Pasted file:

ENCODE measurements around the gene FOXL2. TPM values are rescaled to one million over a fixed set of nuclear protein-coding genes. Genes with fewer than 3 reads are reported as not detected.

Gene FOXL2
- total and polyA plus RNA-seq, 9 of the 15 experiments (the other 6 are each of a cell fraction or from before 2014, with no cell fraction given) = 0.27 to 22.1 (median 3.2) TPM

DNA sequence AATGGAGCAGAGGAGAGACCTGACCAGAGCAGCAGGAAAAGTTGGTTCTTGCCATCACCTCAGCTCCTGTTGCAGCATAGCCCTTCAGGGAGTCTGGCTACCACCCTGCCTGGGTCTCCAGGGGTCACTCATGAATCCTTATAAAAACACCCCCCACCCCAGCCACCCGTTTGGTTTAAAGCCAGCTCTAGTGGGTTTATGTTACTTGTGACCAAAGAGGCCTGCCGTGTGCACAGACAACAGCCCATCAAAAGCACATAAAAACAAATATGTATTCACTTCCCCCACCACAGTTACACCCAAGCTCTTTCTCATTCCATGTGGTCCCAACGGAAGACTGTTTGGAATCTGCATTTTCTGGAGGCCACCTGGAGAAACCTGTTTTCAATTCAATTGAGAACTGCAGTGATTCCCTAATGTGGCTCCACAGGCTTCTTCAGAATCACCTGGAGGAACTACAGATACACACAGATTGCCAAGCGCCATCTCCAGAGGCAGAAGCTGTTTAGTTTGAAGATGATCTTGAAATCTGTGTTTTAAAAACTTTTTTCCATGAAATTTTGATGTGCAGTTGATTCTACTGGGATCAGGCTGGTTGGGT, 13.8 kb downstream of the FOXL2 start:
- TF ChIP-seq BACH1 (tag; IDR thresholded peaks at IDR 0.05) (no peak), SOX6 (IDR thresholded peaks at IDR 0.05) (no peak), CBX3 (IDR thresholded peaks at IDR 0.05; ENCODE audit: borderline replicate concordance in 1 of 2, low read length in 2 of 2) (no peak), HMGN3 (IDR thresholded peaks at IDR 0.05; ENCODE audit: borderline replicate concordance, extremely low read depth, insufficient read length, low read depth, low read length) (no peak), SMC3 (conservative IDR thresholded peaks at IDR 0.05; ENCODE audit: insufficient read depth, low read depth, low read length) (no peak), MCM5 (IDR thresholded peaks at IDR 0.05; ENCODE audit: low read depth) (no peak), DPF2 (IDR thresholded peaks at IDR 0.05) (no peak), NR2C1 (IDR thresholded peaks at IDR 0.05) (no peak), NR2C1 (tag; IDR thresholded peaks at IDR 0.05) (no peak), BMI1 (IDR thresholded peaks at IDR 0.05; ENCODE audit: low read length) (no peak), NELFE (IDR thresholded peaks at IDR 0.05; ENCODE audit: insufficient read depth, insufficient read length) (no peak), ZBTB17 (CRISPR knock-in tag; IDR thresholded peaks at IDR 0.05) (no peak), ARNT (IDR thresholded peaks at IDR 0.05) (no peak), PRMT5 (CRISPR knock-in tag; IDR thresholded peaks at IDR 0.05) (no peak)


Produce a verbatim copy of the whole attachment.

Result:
ENCODE measurements around the gene FOXL2. TPM values are rescaled to one million over a fixed set of nuclear protein-coding genes. Genes with fewer than 3 reads are reported as not detected.

Gene FOXL2
- total and polyA plus RNA-seq, 9 of the 15 experiments (the other 6 are each of a cell fraction or from before 2014, with no cell fraction given) = 0.27 to 22.1 (median 3.2) TPM

DNA sequence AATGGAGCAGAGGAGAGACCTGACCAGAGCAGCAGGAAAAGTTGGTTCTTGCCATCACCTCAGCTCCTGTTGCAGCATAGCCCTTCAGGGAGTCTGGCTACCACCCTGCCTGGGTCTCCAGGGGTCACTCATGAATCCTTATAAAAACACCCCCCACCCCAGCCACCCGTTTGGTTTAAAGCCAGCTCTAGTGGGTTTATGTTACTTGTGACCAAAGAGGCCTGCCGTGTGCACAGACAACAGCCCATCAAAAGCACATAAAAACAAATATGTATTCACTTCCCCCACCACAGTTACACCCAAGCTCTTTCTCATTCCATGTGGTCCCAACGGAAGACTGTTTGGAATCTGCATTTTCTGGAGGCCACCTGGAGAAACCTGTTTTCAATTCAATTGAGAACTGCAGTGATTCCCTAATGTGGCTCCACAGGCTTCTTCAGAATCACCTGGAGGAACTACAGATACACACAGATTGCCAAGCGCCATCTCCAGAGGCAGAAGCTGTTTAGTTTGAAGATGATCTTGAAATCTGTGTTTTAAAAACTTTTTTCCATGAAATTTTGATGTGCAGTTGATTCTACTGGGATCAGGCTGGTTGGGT, 13.8 kb downstream of the FOXL2 start:
- TF ChIP-seq BACH1 (tag; IDR thresholded peaks at IDR 0.05) (no peak), SOX6 (IDR thresholded peaks at IDR 0.05) (no peak), CBX3 (IDR thresholded peaks at IDR 0.05; ENCODE audit: borderline replicate concordance in 1 of 2, low read length in 2 of 2) (no peak), HMGN3 (IDR thresholded peaks at IDR 0.05; ENCODE audit: borderline replicate concordance, extremely low read depth, insufficient read length, low read depth, low read length) (no peak), SMC3 (conservative IDR thresholded peaks at IDR 0.05; ENCODE audit: insufficient read depth, low read depth, low read length) (no peak), MCM5 (IDR thresholded peaks at IDR 0.05; ENCODE audit: low read depth) (no peak), DPF2 (IDR thresholded peaks at IDR 0.05) (no peak), NR2C1 (IDR thresholded peaks at IDR 0.05) (no peak), NR2C1 (tag; IDR thresholded peaks at IDR 0.05) (no peak), BMI1 (IDR thresholded peaks at IDR 0.05; ENCODE audit: low read length) (no peak), NELFE (IDR thresholded peaks at IDR 0.05; ENCODE audit: insufficient read depth, insufficient read length) (no peak), ZBTB17 (CRISPR knock-in tag; IDR thresholded peaks at IDR 0.05) (no peak), ARNT (IDR thresholded peaks at IDR 0.05) (no peak), PRMT5 (CRISPR knock-in tag; IDR thresholded peaks at IDR 0.05) (no peak)